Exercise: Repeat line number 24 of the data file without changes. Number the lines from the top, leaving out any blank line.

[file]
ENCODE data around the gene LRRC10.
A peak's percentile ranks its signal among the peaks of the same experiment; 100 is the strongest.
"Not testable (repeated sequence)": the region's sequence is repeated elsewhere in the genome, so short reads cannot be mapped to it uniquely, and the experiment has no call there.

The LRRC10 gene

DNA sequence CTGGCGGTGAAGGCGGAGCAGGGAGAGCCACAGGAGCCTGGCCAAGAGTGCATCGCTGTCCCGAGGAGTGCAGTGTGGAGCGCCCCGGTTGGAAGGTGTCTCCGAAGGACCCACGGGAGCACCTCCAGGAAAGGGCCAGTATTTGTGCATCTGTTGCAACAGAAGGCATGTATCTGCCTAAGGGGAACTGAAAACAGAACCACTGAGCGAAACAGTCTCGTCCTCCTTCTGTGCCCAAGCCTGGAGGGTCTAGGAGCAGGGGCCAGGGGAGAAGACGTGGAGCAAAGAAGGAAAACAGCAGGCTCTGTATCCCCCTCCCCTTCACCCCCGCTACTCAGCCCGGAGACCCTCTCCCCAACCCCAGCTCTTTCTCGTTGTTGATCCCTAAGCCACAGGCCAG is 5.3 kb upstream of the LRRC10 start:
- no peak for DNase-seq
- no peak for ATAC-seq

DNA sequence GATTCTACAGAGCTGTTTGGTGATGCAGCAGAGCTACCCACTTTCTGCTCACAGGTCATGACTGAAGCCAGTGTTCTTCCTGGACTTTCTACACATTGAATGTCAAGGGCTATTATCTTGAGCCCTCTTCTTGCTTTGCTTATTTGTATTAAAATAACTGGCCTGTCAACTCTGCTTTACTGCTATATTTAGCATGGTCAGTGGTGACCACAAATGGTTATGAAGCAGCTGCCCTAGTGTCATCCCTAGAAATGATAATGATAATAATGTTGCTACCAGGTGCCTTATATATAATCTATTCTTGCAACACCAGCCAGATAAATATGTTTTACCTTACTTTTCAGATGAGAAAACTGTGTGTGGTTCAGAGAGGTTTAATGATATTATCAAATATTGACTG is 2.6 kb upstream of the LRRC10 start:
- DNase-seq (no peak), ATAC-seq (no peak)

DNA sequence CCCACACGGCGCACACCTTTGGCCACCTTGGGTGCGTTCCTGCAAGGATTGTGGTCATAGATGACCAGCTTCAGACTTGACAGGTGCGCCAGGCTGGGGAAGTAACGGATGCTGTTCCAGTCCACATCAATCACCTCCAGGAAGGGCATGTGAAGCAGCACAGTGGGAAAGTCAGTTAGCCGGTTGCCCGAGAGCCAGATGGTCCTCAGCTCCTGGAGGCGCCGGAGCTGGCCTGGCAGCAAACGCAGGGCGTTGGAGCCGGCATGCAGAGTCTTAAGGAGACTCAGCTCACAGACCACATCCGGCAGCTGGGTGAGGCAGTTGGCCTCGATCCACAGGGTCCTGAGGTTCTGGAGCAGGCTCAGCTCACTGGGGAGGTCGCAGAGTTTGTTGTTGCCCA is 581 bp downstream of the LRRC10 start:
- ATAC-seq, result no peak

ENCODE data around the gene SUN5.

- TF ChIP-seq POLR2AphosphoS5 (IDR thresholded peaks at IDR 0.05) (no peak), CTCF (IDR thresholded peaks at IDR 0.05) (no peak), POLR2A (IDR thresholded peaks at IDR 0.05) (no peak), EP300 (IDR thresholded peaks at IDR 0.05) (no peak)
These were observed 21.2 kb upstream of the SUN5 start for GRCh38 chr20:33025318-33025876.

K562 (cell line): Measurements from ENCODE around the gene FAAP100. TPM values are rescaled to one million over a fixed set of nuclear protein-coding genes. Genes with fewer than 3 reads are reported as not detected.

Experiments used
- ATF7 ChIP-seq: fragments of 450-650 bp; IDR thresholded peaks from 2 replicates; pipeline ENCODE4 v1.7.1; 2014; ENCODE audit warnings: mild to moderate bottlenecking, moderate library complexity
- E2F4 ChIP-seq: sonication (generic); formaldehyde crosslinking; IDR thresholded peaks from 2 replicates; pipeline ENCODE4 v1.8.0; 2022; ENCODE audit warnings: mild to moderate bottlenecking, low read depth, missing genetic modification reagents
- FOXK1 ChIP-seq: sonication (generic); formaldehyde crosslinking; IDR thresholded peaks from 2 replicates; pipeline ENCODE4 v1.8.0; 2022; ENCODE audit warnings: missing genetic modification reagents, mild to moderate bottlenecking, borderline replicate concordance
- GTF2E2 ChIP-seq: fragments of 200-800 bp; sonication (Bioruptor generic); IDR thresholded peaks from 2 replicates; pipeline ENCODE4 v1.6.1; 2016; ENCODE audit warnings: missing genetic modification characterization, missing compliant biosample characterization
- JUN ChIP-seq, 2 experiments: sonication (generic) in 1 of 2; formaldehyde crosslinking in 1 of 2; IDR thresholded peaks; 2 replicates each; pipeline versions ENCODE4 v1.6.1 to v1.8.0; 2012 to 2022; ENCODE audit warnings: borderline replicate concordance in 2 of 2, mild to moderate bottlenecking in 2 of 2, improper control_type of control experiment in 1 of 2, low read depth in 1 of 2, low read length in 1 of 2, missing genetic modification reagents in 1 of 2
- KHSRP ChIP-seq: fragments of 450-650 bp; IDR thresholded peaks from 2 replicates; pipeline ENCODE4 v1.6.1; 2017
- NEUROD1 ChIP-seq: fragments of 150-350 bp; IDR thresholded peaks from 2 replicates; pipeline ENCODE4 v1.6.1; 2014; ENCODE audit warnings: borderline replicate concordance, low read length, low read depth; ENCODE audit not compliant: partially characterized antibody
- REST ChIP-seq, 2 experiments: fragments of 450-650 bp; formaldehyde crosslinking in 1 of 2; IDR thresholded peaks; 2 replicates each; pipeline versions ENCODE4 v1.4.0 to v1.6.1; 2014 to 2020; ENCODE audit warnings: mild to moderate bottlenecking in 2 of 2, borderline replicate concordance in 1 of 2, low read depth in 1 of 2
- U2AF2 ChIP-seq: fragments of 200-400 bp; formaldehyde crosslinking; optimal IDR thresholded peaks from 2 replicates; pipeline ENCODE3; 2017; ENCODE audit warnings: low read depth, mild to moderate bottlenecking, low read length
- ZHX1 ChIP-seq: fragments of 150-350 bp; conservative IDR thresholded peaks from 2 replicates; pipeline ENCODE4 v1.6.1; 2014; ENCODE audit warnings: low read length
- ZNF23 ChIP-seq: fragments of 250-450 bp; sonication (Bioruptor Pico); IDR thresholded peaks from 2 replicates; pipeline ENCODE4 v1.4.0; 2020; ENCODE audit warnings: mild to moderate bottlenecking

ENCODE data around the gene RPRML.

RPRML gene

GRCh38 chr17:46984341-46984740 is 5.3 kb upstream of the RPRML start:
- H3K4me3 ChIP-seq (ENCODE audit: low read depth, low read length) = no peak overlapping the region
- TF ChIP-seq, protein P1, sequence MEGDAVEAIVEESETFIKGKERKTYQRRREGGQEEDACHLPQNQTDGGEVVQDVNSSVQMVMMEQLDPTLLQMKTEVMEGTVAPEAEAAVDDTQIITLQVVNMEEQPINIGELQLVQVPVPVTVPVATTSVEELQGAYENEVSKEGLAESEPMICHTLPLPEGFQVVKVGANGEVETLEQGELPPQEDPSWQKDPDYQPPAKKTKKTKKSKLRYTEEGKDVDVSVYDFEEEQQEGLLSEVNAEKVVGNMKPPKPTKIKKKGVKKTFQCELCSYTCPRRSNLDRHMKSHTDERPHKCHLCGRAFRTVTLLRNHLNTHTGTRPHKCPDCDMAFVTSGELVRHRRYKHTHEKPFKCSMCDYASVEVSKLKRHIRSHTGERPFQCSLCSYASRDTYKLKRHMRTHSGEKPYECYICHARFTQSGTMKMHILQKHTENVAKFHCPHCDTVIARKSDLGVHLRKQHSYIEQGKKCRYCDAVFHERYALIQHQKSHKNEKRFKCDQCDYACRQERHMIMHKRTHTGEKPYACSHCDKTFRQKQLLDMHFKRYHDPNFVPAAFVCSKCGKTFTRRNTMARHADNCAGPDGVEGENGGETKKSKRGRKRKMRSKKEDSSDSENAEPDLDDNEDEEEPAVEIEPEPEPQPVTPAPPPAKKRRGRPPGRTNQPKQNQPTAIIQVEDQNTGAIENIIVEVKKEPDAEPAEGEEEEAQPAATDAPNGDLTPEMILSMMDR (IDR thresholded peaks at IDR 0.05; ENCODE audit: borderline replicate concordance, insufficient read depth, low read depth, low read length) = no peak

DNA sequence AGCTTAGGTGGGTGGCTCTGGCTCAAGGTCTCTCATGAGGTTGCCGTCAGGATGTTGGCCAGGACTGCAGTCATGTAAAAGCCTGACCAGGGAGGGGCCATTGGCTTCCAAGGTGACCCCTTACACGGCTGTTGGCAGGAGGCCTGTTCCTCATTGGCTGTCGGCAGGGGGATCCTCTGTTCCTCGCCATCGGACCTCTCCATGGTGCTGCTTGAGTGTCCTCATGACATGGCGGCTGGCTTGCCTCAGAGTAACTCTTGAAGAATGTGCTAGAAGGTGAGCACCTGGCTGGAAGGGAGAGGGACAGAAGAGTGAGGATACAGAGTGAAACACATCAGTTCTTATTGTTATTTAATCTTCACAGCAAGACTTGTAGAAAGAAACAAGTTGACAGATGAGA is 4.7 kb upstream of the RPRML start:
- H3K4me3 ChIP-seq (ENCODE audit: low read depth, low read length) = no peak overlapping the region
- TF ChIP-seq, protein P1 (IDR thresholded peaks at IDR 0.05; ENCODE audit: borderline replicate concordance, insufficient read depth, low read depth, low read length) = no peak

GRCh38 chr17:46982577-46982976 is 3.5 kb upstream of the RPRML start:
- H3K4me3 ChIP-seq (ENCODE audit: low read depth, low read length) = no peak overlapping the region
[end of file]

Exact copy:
- REST ChIP-seq, 2 experiments: fragments of 450-650 bp; formaldehyde crosslinking in 1 of 2; IDR thresholded peaks; 2 replicates each; pipeline versions ENCODE4 v1.4.0 to v1.6.1; 2014 to 2020; ENCODE audit warnings: mild to moderate bottlenecking in 2 of 2, borderline replicate concordance in 1 of 2, low read depth in 1 of 2